Should smoldering myeloma patients start treatment?

What to do when a patient's smoldering myeloma is borderline high-risk?

In this episode, Dr. Brian G.M. Durie discusses when smoldering myeloma patients should begin treatment and how to know if you are at high risk of progressing to active myeloma.


Monitor your levels closely with your doctor. Do not begin treatment until there is evidence that the disease is high-risk smoldering myeloma or if it has progressed to active myeloma.

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This week’s “Ask Dr. Durie” is again a very common question. It comes from a patient with smoldering myeloma who wants to know: Should they start treatment? What that means is, they want to know if they have what’s called “high-risk” smoldering myeloma, where the risk of turning into active myeloma is high within the next year to year and a half, or so. 

The problem arises because that high-risk definition is based upon three test results right now. The level of the myeloma protein in the blood, if it’s 2 grams or higher, the percentage of myeloma cells in the bone marrow if it’s 20-percent or higher, and the Freelight ratio if it’s 20 or higher.   

The problem, for example, for this patient is that the numbers have been fluctuating around these different levels. And so, it’s been hard to know maybe one test result when the results are above the 2/20/20, and next time they’re not.   

My strong recommendation in this situation is to wait and to continue to monitor. If these numbers are fluctuating, then this is not a good situation to be decisively moving forward with therapy. It’s better to wait, re-check, all and see if the numbers are going up month upon month, or every three months possibly if things are changing very slowly. The first recommendation is definitely to wait.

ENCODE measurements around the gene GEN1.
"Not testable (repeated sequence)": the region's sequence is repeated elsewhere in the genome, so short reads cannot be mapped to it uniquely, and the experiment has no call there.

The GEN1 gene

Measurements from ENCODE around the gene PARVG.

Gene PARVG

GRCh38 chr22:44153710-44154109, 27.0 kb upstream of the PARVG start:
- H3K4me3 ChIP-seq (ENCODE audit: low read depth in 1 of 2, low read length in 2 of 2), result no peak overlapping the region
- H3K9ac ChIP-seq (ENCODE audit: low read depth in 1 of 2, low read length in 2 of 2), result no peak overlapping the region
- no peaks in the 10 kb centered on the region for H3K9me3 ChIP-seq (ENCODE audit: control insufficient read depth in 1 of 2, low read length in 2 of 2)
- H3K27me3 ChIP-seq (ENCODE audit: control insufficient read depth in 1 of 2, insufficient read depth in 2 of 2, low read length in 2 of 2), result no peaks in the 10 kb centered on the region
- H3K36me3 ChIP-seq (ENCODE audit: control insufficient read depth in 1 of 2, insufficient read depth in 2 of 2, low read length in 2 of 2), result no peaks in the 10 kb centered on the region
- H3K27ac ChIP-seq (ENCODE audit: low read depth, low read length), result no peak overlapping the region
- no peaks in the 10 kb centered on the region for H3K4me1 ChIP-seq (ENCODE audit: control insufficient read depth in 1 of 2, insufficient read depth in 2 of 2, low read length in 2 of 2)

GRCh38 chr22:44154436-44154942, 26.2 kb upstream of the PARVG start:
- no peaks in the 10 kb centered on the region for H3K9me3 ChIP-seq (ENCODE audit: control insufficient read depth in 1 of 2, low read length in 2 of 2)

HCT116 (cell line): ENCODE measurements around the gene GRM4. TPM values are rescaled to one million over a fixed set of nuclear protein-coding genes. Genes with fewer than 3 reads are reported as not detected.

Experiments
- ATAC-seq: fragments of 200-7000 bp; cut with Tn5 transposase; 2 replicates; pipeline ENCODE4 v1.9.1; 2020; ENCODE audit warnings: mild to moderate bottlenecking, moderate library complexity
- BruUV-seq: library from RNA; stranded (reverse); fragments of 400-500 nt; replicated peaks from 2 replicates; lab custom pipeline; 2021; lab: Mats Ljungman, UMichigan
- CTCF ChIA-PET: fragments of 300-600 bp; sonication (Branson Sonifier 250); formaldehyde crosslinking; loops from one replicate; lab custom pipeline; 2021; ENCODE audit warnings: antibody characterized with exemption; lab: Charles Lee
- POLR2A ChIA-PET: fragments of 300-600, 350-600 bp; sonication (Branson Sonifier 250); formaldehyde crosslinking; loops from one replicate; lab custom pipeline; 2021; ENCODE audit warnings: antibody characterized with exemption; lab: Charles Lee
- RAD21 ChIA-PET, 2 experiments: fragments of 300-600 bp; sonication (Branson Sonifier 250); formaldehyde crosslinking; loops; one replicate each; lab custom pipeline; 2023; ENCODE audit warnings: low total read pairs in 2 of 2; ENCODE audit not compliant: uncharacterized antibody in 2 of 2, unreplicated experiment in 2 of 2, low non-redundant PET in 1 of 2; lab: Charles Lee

The second point is that of the various tests that we have, the percentage of plasma cells in the bone marrow is perhaps the most indicative of a higher risk of progression. If the percentage of plasma cells in the bone marrow is increasing from 20-percent to 30-percent, up to 40-percent, this is something to pay attention to in terms of risk. 

This is often reflected by a change in the whole-body PET/CT scan. In other words, if the percentage of plasma cells is going up, then this is often reflected by maybe a new lesion showing up on an MRI or a PET/CT scan.  

These are significant tests and so, periodically at a three-to-six-month interval would be reasonable to consider checking those kinds of things.   

The BOTTOM LINE here is: Please hold off on treatment until there’s a clear indication that you have crossed that threshold and there is a need for active treatment. Sometimes there can be fluctuations that continue for many months to years without the need for active intervention. So, wait and be sure, and monitor closely.   

Image of Dr. Brian G.M. DurieDr. Brian G.M. Durie serves as Chairman of the International Myeloma Foundation and serves on its Scientific Advisory Board. Additionally, he is Chairman of the IMF's International Myeloma Working Group, a consortium of nearly 200 myeloma experts from around the world. Dr. Durie also leads the IMF’s Black Swan Research Initiative®.


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